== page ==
A casino is a place for games of chance. Musical shows, lighted fountains and shopping centers may help lure the crowds, but it is gambling that keeps them coming back. Slot machines, blackjack, roulette, craps, baccarat and more provide the billions of dollars in profits raked in by casinos each year. Casinos operate in massive resorts and small card rooms, on cruise ships and at racetracks converted to racinos. They also are present in bars, restaurants and truck stops.

Like any business in a capitalist society, a casino exists to make money. Successful ones rake in billions each year for companies, investors, Native American tribes and state and local governments that reap the taxes, fees and other payments.

Casinos use a variety of strategies to encourage gamblers to spend more than they plan. They offer a wide array of freebies, or comps, such as show tickets, cheap buffet meals and discounted hotel room rates. They may also have high-stakes tables, which attract big bettors who can afford to lose large sums of money in short periods of time.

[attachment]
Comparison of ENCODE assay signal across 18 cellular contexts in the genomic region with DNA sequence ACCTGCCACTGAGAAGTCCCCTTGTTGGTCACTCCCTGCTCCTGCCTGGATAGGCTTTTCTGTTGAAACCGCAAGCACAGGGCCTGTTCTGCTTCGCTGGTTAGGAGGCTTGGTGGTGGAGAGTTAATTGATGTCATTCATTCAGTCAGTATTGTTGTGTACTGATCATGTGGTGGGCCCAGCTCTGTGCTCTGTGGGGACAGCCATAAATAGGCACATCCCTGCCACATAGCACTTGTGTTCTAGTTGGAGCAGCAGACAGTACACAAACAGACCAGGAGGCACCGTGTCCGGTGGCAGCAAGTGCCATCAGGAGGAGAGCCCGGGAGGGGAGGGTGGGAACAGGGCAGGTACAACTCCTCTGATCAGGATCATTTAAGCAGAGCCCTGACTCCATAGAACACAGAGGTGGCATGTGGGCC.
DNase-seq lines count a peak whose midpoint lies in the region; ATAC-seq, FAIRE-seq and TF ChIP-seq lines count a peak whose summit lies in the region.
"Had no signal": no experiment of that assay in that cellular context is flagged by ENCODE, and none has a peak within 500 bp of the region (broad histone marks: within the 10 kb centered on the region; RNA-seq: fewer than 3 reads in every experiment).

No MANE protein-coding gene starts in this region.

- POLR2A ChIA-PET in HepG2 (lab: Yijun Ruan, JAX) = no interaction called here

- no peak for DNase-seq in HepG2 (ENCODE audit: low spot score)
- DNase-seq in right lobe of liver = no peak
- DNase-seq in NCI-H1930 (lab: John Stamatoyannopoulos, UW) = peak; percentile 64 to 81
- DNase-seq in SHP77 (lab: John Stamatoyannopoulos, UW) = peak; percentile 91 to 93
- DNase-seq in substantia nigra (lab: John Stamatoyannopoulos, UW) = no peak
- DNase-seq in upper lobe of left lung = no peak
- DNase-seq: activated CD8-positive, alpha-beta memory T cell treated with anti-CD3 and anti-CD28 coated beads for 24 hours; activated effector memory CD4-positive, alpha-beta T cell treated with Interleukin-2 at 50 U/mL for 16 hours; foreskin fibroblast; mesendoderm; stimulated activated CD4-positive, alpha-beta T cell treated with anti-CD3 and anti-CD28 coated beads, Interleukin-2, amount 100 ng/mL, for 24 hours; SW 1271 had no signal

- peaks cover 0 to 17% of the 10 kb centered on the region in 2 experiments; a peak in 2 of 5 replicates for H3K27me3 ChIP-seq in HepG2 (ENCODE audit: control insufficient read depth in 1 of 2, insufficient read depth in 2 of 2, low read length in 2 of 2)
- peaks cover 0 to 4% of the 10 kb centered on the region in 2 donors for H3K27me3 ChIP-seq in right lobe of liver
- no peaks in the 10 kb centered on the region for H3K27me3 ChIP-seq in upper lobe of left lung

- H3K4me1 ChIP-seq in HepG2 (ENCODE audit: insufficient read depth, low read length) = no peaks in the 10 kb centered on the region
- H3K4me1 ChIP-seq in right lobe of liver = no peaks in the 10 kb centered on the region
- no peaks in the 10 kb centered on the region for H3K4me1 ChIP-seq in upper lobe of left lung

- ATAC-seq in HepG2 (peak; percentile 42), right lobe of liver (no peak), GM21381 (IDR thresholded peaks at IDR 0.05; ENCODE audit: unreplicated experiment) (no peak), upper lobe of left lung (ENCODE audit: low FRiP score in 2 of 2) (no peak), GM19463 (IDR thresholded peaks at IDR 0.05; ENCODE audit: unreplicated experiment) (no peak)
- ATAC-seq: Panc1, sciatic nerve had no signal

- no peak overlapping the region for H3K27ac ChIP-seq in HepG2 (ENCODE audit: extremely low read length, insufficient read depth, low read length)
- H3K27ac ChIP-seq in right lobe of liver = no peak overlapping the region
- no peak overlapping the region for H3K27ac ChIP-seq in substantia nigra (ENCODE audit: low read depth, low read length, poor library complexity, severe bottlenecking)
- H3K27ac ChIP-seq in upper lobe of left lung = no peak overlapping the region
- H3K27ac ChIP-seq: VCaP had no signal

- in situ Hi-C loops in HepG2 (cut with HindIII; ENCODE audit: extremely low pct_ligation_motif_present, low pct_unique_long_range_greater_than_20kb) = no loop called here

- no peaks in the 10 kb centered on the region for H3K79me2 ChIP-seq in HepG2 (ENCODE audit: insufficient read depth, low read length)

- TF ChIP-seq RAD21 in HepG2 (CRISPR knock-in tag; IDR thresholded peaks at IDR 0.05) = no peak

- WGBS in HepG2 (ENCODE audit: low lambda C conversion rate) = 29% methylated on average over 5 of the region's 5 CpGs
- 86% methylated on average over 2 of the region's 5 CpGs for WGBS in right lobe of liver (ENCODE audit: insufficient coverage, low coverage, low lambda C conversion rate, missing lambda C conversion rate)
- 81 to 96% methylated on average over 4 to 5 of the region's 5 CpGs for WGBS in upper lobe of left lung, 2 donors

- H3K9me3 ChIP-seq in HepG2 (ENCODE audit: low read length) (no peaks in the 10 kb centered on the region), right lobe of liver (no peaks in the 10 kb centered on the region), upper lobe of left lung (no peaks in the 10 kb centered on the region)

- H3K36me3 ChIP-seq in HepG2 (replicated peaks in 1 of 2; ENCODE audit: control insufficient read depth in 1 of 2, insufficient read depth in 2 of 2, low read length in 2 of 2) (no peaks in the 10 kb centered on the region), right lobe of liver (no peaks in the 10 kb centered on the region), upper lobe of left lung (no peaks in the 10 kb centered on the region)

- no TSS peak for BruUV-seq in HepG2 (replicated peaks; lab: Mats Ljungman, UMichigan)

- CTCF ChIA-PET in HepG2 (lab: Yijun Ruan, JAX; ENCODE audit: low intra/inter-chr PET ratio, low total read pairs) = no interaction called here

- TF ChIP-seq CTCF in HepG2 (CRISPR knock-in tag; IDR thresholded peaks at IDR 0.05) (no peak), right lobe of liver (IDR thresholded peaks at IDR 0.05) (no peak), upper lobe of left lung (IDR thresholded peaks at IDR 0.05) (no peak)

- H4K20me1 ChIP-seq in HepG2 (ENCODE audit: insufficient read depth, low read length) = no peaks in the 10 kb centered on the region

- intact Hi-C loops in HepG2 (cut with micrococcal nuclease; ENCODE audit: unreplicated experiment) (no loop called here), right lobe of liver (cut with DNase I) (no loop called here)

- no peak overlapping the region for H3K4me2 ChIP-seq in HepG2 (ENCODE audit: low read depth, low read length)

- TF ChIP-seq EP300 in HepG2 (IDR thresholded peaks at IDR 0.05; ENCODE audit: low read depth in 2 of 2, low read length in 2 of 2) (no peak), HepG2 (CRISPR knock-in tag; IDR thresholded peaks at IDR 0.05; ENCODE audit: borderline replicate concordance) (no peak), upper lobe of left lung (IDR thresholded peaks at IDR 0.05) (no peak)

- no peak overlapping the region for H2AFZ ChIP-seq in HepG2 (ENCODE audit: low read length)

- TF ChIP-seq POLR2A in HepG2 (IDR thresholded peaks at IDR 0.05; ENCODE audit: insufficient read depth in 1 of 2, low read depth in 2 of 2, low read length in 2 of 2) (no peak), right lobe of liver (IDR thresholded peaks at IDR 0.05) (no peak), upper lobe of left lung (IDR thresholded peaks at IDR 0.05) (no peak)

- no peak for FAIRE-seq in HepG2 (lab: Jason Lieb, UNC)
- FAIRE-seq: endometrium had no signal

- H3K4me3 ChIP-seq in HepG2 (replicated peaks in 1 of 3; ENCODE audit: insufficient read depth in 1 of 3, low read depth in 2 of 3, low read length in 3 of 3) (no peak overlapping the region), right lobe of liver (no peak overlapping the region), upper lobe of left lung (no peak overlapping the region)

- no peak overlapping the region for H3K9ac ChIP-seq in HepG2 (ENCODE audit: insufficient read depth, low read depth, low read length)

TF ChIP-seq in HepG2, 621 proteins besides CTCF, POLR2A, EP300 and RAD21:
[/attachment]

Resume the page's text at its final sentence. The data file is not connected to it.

Because large amounts of cash are handled within a casino, employees and patrons may be tempted to cheat or steal, in collusion with each other or independently. To avoid this, casinos employ a variety of security measures. For instance, an elaborate surveillance system allows security personnel to watch every table, window and doorway at once through banks of monitors in a room filled with security cameras.

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